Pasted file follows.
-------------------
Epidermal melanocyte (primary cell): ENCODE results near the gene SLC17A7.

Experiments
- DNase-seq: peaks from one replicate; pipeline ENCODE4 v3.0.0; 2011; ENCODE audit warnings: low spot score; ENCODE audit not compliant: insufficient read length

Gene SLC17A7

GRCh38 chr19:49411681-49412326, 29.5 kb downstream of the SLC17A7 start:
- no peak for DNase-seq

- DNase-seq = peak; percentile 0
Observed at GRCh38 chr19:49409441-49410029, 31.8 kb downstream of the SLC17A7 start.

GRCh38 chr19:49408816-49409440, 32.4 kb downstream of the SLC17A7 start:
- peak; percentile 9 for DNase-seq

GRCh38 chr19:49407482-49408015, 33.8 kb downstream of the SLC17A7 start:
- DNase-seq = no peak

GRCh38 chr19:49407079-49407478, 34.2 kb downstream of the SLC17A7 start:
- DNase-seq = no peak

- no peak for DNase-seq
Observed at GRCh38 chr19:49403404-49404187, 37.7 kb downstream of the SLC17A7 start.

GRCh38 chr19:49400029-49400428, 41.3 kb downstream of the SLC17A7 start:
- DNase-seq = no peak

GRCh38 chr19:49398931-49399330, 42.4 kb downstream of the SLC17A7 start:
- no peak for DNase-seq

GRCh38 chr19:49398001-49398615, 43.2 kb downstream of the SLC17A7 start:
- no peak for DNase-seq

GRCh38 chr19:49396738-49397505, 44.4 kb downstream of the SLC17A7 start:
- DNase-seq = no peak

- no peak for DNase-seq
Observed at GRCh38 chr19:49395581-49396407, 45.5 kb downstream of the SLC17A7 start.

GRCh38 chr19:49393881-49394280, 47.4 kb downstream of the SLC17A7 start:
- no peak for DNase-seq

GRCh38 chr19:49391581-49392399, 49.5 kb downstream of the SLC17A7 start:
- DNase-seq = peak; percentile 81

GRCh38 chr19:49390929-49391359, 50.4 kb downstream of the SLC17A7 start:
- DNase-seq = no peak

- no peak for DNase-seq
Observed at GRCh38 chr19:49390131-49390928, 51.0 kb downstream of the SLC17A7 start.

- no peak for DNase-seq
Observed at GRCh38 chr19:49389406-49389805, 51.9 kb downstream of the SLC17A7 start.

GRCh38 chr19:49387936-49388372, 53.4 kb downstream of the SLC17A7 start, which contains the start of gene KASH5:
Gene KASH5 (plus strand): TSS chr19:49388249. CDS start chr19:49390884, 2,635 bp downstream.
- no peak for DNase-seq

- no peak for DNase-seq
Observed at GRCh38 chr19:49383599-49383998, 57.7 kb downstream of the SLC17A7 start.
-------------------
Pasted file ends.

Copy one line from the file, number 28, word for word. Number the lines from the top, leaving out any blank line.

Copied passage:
- no peak for DNase-seq